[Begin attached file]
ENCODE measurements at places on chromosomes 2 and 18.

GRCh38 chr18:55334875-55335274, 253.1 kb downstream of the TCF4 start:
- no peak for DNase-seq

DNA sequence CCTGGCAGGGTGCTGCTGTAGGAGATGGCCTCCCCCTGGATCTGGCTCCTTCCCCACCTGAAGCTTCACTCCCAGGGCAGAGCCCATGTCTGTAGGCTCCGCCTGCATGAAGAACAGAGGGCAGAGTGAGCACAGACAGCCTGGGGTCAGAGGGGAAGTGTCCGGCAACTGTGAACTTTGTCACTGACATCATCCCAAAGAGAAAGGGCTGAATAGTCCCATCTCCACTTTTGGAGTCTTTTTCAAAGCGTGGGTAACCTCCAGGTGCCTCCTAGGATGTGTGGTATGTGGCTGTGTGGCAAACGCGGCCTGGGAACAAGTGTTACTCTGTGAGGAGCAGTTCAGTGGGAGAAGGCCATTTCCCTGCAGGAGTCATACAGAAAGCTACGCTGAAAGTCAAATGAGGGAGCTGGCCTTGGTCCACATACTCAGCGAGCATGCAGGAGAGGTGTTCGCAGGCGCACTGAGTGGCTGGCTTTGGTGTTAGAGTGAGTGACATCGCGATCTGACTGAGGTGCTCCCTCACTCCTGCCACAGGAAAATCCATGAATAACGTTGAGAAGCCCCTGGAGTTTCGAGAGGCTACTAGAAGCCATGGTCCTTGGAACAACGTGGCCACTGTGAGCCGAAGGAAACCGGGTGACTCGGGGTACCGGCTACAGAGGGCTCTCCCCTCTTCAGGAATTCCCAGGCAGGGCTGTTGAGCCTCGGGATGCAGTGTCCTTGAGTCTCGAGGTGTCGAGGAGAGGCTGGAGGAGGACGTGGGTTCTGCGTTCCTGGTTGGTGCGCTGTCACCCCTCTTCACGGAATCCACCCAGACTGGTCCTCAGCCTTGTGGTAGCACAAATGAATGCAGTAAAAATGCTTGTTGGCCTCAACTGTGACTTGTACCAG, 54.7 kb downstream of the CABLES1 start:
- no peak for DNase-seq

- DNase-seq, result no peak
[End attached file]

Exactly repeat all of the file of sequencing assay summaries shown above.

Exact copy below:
ENCODE measurements at places on chromosomes 2 and 18.

GRCh38 chr18:55334875-55335274, 253.1 kb downstream of the TCF4 start:
- no peak for DNase-seq

DNA sequence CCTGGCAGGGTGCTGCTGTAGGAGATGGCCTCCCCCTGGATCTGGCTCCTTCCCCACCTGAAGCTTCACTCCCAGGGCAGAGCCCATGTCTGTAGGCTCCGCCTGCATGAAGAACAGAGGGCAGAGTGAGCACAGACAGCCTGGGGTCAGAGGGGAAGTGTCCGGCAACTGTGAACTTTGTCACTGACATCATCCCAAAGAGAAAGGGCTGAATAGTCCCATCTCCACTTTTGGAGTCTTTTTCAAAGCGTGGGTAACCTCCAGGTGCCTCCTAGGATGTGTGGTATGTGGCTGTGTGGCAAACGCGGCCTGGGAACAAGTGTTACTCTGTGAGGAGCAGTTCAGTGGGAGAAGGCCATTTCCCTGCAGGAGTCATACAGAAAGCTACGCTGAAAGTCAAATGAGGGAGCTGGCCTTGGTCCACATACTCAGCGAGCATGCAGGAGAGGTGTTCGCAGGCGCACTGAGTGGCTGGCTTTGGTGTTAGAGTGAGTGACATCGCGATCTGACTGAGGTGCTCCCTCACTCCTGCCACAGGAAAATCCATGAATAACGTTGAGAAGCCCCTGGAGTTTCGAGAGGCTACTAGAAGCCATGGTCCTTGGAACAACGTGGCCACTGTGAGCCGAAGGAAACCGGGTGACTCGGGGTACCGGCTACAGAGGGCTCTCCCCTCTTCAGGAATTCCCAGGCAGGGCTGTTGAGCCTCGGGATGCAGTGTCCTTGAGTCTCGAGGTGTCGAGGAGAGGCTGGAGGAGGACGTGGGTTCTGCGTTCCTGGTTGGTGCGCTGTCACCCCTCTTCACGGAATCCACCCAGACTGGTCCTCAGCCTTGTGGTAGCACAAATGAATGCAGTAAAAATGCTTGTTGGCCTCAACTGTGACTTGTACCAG, 54.7 kb downstream of the CABLES1 start:
- no peak for DNase-seq

- DNase-seq, result no peak